Employment & Labour

Low helps clients navigate changing employment law waters

Toronto employment lawyer Ellen Low brings calm to clients amid the storm of legislative changes impacting her practice area. Read more

Human rights decision a potential game-changer for older workers, employers

A Human Rights Tribunal of Ontario decision on age discrimination could significantly boost employers’ labour costs if it is eventually decided by the Supreme Court of Canada, Toronto employment lawyer Jordan Rodney tells AdvocateDaily.com. Read more

Police record checks – new law on background checks

By Stuart Rudner and Anique Dublin. On November 1, 2018, the process for conducting police record checks will change dramatically. On that date, the Police Record Checks Reform Act (the Act) comes into effect in Ontario, and it will impact how employers conduct police record checks and the types of information they can get. Read more

Confidentiality in mediation

Confidentiality means different things to different people, Toronto employment law mediators Barry B. Fisher and Peter Israel tell AdvocateDaily.com. Read more

Fixed-fee services becoming more attractive to clients

Fixed-fee services provide a range of options that an employer would not necessarily get by hiring counsel on an hourly basis, and this can help prevent potential legal issues from becoming major problems, Toronto employment lawyer Doug MacLeod tells AdvocateDaily.com. Read more

Cannabis legalization: behind the smoke and mirrors

By Doug MacLeod . Whether you’ve been looking forward to October 17, 2018 or whether you’ve been dreading it, the legalization of recreational cannabis in Canada is officially here. Read more

Cannabis and the workplace: what employers need to know

By Laura Williams . Recreational cannabis use is now legal across Canada. Many employers are concerned about the impact of legalization on the workplace and how they can navigate the new landscape. Fortunately, the legalization of cannabis is unlikely to result in the hassles, headaches and liability some employers are worried about, provided that employers carefully consider and communicate conduct expectations. Read more

Legal cannabis in the workplace manageable with proactive approach

With the historic legalization of cannabis for recreational use, organizations across Canada are still grappling with the potential workplace fallout, Markham, Ont.-based employment lawyer Laura Williams writes in The Lawyer’s Daily . Read more

Three essential guidelines in wrongful dismissal cases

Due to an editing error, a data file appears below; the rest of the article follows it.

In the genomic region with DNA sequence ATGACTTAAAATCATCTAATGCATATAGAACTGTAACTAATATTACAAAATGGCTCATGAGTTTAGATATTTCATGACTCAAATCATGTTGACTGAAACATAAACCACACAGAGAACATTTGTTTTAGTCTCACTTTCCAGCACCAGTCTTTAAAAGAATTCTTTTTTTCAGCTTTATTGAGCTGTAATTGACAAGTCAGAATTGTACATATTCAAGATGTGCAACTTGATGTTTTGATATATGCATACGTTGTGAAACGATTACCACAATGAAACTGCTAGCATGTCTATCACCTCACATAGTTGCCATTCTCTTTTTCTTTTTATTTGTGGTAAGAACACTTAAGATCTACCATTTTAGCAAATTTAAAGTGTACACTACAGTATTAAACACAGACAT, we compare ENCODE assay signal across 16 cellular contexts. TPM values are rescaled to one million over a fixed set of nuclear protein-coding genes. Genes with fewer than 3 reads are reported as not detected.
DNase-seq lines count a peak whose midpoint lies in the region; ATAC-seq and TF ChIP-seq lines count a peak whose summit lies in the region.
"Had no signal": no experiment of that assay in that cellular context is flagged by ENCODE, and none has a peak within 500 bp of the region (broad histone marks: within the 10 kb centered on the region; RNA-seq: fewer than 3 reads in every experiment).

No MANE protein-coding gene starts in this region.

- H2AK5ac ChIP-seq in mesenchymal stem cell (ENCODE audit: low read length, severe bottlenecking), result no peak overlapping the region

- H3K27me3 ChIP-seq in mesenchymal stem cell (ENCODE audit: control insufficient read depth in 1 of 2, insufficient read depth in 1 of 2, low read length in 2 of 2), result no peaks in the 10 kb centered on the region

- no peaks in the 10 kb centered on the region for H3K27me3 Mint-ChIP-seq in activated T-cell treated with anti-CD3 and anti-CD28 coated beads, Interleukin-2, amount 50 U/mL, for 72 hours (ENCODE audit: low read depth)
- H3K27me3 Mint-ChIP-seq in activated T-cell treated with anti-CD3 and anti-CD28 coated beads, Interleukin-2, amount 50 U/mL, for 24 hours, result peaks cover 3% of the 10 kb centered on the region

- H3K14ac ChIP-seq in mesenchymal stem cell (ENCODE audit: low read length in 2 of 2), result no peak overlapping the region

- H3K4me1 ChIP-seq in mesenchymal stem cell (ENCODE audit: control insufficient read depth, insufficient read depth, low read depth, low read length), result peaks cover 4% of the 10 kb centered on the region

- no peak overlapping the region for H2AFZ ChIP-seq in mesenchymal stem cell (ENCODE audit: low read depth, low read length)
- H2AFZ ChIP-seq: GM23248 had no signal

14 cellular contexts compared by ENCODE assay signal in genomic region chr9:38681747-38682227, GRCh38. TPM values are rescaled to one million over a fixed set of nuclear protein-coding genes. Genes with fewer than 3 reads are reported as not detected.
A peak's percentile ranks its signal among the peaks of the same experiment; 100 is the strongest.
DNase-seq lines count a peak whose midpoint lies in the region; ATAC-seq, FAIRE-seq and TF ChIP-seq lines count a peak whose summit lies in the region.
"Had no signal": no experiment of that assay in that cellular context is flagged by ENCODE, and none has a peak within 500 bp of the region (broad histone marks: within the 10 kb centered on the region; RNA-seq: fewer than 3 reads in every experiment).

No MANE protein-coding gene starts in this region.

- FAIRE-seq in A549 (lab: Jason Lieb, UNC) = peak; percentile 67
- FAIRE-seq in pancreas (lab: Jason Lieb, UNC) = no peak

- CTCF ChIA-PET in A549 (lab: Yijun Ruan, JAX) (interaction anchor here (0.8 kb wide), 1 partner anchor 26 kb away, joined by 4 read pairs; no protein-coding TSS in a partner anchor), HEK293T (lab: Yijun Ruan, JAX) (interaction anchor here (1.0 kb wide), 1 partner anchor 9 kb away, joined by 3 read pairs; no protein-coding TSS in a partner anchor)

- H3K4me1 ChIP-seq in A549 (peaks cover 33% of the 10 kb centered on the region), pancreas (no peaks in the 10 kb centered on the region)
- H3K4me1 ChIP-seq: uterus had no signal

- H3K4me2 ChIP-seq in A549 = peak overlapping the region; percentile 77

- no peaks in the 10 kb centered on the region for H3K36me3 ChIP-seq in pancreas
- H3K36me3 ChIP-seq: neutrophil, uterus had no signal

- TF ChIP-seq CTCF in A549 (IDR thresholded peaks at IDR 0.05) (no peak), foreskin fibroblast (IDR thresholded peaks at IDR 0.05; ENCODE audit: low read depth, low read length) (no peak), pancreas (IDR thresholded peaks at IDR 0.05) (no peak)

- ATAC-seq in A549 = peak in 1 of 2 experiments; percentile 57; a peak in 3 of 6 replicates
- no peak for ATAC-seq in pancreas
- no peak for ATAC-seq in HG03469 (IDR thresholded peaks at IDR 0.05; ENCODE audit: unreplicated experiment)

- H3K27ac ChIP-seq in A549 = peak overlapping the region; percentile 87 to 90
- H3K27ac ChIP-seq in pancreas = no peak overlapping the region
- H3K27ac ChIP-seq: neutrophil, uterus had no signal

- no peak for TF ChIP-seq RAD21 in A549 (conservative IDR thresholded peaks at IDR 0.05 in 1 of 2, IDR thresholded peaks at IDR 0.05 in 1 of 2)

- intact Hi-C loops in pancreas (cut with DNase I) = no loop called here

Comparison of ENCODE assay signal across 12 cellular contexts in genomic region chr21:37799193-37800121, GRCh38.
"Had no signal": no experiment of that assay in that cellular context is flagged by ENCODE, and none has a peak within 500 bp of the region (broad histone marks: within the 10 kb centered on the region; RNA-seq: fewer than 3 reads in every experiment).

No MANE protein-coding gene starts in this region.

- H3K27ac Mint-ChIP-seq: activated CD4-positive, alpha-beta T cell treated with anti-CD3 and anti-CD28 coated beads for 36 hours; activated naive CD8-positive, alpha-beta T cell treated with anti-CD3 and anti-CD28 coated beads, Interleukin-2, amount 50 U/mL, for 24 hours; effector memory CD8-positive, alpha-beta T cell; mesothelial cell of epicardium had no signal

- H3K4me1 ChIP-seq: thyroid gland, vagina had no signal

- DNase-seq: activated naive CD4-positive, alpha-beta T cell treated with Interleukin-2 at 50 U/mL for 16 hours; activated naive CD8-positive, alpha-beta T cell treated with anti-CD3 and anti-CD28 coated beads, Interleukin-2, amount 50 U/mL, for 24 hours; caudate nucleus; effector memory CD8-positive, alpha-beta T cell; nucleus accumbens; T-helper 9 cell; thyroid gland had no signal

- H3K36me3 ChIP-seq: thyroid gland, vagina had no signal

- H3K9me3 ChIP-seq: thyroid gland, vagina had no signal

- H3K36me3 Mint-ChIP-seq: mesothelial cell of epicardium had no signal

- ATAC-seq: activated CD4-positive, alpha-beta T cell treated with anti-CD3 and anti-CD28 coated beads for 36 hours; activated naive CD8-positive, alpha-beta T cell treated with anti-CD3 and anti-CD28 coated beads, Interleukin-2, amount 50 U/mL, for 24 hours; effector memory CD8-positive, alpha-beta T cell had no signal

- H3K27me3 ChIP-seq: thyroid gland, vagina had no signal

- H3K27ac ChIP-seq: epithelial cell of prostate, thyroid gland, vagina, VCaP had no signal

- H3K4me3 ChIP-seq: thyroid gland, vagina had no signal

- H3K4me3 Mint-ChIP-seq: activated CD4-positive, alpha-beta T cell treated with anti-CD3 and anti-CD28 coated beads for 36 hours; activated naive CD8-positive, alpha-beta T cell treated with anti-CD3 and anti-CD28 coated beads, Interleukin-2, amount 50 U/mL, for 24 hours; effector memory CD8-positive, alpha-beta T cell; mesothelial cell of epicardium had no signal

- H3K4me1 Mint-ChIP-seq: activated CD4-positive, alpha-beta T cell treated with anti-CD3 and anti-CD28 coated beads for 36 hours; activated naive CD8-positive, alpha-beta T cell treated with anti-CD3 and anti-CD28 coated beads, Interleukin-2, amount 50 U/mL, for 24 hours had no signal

Fired employees need legal advice to get the most out of a potential wrongful dismissal claim, Barrie employment lawyer Scott Hawryliw tells AdvocateDaily.com. Read more

Employee termination after a criminal conviction

A recent decision by the British Columbia Supreme Court underscores the fact that unless an employee’s off-duty conduct has direct implications on the workplace or the employer’s business, it does not constitute just cause for dismissal, says Toronto employment lawyer Deborah Howden. Read more

Questions linger about the 'right to disconnect' from work

The federal government’s pending legislation to give employees the right to unplug from work-related email after hours sounds good in theory but may not be practical in some professions, says Vaughan labour and employment lawyer Arthur Zeilikman. Read more

Summary judgment: fast tracking your wrongful dismissal lawsuit

By Bram Lecker and Kimberley Sebag. As the old saying goes, the wheels of justice turn slowly. This has never rung truer than it does right now. Ontario’s overtaxed court system provides cold comfort to people seeking timely and cost-effective settlements for their grievances. As a law firm that primarily represents employees, our clients often find themselves in court against Goliath-like employers with very deep pockets. Our plodded legal system puts them at a disadvantage because time is money for the legal profession. That is why, in 1985, we attempted to use an alternative court procedure, known as summary judgment, for a wrongful dismissal lawsuit. It ended up paving the way for fast-tracking employment lawsuits. Read more

Both sides seeing benefits is key to mediation: Rudner

Helping both parties see the benefits of mediation is integral to reaching a settlement, Toronto employment lawyer and mediator Stuart Rudner tells AdvocateDaily.com. Read more

Varied life experience informs Phillips' employment law practice

Despite her relatively short time in practice, Toronto employment lawyer Amelia Phillips brings a lifetime’s worth of experience to her work. Read more

Cannabis-related human rights claims on the horizon

Toronto employment lawyer Doug MacLeod tells Law Times it’s likely the courts will see more human rights challenges related to claims an employer failed to accommodate marijuana addiction issues or cannabis use disorder, which is a recognized disability. Read more